Tuesday, 3 March 2015
I had not seen through a dedicated Hydrogen alpha solar scope until May last year. That was an extraordinary experience for me too. I had that scope all to myself for half an hour, and to see prominences on the Sun change so quickly in that time was staggering to behold. To think that the Sun's diameter is roughly 300,000km and to see those prominences move so quickly, those jets of plasma must be moving soooo fast!!!!
I have been considering getting a dedicated solar scope since then. But they are so expensive, and it means getting ANOTHER scope. The solution presented itself when I came across an article on the Daystar Quark solar filter - I will post a review of this device in the Bits and Bobs page in the next couple of days as this is not the page for this right now.
I've also been experimenting with different techniques of sketching the Sun. I'v wanted to keep using black paper as the substrate, so soft pastels were a must for the vibrancy of their colours. And as it turns out, the method I've come up with for solar sketching is a happy mix of the Mellish Technique and the technique I use for sketching the Moon! Brilliant!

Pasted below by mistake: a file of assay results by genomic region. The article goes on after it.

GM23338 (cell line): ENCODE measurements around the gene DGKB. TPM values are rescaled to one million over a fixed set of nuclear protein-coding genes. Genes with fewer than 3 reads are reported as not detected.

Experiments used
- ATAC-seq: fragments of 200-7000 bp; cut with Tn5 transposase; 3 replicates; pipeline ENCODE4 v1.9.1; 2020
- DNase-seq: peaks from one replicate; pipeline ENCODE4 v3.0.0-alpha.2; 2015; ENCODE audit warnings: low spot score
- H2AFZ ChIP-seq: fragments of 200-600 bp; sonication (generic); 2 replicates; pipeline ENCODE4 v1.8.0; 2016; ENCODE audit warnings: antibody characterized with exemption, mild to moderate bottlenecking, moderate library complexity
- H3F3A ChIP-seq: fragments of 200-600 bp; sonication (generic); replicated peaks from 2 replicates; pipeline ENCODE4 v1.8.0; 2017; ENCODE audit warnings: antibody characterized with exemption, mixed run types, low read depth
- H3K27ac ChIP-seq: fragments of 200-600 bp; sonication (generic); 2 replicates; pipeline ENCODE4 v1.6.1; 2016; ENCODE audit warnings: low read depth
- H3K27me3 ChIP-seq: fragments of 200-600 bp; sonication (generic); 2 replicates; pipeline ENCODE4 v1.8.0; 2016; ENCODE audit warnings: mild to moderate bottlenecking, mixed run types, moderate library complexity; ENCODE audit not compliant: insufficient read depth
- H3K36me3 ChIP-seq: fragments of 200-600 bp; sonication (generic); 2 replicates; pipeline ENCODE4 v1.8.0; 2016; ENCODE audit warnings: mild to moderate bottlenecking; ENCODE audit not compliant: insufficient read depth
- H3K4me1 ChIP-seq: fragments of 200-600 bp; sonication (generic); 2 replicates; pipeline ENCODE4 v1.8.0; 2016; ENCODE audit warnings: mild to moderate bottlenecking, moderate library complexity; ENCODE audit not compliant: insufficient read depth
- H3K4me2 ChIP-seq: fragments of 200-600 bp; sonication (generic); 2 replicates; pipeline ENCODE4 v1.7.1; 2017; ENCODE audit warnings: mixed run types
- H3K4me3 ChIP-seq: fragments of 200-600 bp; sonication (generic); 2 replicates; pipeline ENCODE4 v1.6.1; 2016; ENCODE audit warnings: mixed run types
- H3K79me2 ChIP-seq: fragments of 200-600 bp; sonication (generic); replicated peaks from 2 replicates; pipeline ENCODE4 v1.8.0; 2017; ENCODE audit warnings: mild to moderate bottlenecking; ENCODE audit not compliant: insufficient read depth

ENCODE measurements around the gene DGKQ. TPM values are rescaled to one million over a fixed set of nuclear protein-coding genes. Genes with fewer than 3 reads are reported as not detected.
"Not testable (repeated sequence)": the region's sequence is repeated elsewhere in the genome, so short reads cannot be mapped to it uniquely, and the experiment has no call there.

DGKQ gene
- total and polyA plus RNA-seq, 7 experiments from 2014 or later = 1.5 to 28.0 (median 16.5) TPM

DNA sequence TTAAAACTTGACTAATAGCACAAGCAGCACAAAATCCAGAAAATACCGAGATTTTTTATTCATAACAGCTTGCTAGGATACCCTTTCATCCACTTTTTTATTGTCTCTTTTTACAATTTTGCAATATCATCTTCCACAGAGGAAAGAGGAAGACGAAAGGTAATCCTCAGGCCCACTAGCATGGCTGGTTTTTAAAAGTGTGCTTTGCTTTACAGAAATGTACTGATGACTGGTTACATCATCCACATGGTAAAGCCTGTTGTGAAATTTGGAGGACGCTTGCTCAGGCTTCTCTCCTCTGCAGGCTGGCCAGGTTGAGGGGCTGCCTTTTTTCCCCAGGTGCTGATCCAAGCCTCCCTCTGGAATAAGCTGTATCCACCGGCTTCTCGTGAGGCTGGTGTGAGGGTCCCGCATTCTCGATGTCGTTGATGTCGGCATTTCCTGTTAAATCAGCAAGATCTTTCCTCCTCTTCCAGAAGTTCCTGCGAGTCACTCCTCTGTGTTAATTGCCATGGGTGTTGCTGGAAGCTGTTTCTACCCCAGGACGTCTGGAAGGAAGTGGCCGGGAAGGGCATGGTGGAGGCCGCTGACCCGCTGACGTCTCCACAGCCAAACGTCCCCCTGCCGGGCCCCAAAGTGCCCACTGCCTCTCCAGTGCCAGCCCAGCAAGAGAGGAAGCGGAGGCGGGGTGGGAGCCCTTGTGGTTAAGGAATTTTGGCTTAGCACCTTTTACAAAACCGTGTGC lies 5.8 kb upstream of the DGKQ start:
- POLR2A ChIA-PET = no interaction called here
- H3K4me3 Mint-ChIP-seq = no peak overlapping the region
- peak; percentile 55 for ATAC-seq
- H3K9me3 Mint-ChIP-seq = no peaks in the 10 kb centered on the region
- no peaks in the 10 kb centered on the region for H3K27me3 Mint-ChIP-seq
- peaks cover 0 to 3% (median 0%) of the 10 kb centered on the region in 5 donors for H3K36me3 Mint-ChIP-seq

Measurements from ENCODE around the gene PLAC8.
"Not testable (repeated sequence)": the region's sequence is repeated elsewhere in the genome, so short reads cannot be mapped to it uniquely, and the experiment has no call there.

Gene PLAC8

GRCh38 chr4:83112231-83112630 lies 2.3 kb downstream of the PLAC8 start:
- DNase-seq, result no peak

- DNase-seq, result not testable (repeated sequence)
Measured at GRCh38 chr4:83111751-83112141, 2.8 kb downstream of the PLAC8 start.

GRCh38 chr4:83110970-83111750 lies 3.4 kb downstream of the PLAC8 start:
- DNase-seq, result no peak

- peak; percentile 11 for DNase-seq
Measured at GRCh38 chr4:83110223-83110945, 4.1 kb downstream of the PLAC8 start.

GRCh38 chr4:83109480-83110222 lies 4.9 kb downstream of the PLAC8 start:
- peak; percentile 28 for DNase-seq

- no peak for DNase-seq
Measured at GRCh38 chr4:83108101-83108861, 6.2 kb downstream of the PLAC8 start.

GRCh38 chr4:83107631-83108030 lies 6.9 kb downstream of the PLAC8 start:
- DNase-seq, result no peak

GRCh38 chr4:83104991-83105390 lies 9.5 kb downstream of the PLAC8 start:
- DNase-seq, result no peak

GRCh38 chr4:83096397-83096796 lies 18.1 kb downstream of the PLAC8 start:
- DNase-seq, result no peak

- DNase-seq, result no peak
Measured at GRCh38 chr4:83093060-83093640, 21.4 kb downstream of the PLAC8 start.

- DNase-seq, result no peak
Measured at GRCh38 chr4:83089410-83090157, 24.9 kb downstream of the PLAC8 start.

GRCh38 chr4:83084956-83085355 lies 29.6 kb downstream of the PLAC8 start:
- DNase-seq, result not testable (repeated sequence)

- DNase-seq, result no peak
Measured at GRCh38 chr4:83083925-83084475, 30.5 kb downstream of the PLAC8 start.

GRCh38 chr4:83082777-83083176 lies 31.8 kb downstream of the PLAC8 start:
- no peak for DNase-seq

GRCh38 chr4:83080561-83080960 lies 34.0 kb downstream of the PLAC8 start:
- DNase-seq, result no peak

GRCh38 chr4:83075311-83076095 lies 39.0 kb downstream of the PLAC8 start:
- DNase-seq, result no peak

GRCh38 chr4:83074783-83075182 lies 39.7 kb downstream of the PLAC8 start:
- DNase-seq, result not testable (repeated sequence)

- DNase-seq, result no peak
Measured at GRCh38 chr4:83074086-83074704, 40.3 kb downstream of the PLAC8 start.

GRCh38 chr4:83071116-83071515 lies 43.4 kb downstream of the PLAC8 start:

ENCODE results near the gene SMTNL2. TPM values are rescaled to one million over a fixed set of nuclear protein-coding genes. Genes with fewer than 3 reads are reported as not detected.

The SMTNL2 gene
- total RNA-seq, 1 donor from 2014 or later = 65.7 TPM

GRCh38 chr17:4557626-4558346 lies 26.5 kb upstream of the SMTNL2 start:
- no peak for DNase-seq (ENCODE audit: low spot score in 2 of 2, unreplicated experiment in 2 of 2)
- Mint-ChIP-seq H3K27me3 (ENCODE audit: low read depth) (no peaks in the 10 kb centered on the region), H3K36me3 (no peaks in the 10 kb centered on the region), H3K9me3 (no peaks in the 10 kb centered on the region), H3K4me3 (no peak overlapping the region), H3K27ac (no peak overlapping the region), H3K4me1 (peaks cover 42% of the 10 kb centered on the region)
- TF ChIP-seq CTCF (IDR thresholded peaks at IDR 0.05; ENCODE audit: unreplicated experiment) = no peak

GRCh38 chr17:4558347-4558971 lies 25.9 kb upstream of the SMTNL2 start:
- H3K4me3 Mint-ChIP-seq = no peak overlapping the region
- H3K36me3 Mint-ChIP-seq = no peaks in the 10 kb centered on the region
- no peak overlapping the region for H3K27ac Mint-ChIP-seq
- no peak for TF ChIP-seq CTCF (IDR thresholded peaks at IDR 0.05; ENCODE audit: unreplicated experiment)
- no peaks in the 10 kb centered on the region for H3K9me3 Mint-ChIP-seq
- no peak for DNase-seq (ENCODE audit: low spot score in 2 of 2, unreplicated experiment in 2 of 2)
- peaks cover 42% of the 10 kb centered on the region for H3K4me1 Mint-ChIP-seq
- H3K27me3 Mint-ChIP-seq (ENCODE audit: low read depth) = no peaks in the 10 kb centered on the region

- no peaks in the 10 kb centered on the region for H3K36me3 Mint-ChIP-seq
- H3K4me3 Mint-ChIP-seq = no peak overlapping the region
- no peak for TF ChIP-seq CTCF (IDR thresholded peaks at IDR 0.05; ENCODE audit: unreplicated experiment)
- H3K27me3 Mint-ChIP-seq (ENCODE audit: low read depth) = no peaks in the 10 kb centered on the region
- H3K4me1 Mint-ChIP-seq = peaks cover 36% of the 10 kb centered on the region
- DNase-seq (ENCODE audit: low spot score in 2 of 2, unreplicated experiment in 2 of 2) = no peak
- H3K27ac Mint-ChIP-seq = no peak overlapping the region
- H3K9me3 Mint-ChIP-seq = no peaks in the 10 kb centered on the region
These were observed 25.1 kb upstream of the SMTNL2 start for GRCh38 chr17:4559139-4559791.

Below is the sketch I did today using the Daystar Quark. A spectacular spicule on the solar limb made for a perfect subject. The base of the spicule was very detailed with a small bright jet of plasma shooting up beside the long spicule, and smaller jets around it too. The spicule itself was very details, with two distinct branches that slowly feathered out and arced back down - maybe this was a faint prominence instead. Either way, it made for a lovely vista. Another spicule was visible a little further up along the limb too. A little artistic license here too as I added a sunspot and its associated plages - these features were present on the Sun, but a little beyond the scope of the sketch, but I added them to the sketch to make a record of the view and to gain more experience with sketching these.
I am sure that this piece will be the first of many more solar sketches I will do. Such a fabulous subject, the Sun.
Object: Solar spicule
Telescope: 100mm f/5 refractor stopped down to 50mm f/10
Gear: Daystar Quark prominence filter, 25mm plossl, 84X
Date: 3rd March, 2015
Location: Sydney, Australia
Media: Soft pastels